Federal investigators may be looking into whether Tesla CEO Elon Musk knowingly lied to investors when he said that the automaker could build tens of thousands of Model 3 sedans by the end of 2017, the Wall Street Journal reported Friday.
The newspaper reported that the FBI is looking closer at Musk's statements last year, including one in July 2017 that the company could build up to 20,000 Model 3 sedans by the end of 2017.
Looks like we can reach 20,000 Model 3 cars per month in Dec
— Elon Musk (@elonmusk) July 3, 2017
At issue is whether Musk knowingly lied about the company's production capability to sway investors' opinions. The automaker acknowledged a "production hell" in the ramp up to build the Model 3 sedan, but said several times in 2017 that it could build 5,000 of the sedans by the fourth quarter of 2017.
Tesla produced roughly 2,700 Model 3 sedans for all of 2017, and the Wall Street Journal reported that the company built just 793 in the final week of December.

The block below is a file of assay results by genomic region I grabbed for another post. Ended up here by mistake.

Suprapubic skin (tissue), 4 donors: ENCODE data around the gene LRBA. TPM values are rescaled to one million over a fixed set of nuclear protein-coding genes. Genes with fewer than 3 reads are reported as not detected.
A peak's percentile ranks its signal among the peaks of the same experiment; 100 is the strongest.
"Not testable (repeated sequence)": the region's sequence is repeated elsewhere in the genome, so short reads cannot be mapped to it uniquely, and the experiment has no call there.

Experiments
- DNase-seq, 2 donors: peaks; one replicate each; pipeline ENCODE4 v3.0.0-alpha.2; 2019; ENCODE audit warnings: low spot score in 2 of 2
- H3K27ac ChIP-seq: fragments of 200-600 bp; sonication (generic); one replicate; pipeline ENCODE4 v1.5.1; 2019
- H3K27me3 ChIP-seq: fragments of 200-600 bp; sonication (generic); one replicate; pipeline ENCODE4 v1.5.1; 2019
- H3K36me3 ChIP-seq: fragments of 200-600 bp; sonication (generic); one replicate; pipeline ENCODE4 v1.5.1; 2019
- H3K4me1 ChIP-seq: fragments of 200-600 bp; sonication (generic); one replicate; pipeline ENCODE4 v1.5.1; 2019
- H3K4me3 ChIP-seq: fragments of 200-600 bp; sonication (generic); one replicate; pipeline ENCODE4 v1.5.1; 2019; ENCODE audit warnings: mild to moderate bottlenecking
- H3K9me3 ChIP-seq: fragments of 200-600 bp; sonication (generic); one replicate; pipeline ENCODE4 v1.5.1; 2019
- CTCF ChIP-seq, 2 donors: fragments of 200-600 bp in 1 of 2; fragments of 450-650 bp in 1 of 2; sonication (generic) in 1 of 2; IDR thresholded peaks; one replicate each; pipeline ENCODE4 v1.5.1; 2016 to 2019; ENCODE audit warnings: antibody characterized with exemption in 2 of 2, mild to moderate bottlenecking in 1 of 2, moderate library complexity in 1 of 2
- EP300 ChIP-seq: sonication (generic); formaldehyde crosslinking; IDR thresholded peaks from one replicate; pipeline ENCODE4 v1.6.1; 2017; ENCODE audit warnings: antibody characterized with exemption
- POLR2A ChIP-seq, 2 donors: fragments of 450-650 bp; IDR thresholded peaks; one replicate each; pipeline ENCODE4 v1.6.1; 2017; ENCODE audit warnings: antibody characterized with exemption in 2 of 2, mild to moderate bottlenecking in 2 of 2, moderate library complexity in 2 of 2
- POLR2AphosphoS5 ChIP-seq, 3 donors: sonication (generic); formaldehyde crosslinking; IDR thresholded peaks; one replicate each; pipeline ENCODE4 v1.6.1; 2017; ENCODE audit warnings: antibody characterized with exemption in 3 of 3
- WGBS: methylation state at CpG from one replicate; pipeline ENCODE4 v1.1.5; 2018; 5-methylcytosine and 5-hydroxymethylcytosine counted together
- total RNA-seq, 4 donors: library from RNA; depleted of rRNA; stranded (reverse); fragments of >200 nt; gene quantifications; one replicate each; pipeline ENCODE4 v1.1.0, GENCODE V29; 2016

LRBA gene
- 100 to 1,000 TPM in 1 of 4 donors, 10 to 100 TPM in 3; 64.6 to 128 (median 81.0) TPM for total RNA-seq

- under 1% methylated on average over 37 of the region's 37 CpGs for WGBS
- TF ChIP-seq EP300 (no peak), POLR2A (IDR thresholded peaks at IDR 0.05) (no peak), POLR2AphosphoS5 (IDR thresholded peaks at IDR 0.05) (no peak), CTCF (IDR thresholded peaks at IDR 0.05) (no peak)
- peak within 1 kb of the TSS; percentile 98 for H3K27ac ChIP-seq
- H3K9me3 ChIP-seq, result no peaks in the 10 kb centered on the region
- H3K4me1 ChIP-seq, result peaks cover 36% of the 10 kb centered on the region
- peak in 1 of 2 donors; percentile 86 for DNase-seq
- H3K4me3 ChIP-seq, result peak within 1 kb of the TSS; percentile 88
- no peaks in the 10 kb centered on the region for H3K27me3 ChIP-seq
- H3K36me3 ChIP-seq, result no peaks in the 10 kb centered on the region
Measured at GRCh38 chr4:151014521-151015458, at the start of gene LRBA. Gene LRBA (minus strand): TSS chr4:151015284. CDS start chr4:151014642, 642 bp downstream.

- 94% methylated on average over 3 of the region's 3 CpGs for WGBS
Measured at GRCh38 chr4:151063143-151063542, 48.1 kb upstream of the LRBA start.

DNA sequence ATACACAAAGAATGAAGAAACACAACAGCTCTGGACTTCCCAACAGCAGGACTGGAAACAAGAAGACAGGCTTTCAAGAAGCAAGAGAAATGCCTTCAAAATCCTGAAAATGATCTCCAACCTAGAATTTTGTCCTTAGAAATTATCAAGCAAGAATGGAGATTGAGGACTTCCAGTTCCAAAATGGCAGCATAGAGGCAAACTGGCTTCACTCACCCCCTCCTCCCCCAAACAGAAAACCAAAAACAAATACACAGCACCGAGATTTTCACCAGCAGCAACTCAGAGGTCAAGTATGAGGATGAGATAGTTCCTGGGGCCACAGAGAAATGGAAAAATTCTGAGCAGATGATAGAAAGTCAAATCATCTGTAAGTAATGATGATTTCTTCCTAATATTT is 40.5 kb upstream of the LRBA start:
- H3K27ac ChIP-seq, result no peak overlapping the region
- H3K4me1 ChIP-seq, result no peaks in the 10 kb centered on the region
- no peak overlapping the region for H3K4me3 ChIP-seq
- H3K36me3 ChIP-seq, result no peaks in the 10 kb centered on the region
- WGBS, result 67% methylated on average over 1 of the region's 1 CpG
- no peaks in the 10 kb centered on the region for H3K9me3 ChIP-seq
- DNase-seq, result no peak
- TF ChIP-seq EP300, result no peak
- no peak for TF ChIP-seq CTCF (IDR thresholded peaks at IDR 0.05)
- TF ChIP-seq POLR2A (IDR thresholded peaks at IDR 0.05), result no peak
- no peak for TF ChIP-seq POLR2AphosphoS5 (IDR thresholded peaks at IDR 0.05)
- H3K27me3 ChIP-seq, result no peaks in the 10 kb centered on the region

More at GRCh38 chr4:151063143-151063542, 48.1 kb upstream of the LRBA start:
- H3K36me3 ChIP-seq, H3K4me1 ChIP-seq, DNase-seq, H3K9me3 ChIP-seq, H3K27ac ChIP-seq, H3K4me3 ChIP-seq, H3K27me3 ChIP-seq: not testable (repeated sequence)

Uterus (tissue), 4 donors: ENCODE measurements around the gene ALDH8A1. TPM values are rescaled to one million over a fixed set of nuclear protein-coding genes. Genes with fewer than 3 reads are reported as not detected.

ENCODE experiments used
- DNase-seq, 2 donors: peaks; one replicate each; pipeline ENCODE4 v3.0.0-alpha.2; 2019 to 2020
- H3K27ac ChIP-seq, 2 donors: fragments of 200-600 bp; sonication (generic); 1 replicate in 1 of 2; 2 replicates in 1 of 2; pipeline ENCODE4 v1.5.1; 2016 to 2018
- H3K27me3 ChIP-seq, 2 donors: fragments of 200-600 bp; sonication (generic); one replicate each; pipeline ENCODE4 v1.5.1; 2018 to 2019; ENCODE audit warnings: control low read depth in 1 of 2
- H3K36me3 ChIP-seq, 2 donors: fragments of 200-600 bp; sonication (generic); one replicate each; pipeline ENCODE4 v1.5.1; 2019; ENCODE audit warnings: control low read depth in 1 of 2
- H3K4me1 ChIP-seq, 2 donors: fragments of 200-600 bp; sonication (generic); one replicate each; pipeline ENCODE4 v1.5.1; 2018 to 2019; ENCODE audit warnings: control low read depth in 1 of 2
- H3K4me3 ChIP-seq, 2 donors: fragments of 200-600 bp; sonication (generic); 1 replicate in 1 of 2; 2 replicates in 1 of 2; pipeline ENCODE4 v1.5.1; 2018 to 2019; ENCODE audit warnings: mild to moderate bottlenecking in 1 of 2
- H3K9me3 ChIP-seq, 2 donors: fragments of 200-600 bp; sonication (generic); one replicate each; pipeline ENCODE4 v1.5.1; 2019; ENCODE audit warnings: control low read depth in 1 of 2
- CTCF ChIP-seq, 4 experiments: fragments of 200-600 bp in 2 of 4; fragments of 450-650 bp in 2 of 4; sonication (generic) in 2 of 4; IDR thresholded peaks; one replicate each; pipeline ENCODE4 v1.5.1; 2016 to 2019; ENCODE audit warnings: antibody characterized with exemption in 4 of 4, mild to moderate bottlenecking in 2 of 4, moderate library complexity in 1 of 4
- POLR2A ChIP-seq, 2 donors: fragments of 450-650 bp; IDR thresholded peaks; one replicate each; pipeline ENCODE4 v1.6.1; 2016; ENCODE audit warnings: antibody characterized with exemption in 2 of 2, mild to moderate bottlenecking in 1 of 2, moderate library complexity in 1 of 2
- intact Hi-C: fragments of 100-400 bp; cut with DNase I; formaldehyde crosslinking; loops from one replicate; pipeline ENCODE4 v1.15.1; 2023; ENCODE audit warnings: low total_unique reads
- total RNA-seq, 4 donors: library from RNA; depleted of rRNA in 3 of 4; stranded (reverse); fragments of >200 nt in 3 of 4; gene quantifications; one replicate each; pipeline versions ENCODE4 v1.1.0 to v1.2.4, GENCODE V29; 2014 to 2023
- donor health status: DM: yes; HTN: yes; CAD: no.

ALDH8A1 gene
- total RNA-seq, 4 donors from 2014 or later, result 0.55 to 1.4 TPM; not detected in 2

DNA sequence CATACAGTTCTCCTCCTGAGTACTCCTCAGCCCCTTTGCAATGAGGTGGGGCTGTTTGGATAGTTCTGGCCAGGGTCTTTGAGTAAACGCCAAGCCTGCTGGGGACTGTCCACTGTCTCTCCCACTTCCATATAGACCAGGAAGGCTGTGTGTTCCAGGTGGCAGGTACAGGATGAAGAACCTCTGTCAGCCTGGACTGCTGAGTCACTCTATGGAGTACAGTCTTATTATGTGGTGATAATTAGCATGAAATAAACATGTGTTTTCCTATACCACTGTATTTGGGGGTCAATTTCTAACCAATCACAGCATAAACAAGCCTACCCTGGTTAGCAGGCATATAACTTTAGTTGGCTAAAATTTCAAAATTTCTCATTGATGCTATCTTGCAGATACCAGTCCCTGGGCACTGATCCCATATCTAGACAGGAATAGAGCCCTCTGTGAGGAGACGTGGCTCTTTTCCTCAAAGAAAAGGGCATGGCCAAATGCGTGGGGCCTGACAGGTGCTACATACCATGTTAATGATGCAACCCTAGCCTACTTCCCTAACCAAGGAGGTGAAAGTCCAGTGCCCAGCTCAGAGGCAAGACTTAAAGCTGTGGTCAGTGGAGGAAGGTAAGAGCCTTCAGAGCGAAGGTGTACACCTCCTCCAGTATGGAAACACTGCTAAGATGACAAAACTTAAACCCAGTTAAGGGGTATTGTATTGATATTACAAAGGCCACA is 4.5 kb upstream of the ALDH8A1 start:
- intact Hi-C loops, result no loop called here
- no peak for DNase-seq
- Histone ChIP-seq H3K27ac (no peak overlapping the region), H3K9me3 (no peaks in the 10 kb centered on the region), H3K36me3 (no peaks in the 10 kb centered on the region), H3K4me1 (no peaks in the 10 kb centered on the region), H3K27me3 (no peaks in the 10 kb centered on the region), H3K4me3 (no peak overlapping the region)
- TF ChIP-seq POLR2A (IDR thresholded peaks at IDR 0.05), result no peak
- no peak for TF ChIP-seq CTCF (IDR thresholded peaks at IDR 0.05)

The latest information may be part of a larger inquiry that investigators began earlier this year, although neither the Justice Department nor the FBI have confirmed that they are investigating Tesla, which is common among federal agencies.
Tesla said Friday that it had not received a subpoena or request for testimony, and that it supplied documents to federal investigators months ago as part of the inquiry.
"Earlier this year, Tesla received a voluntary request for documents from the Department of Justice about its public guidance for the Model 3 ramp and we were cooperative in responding to it," a Tesla spokesperson told Green Car Reports, confirming that no subpoena, request for testimony, formal process, or additional requests have been made.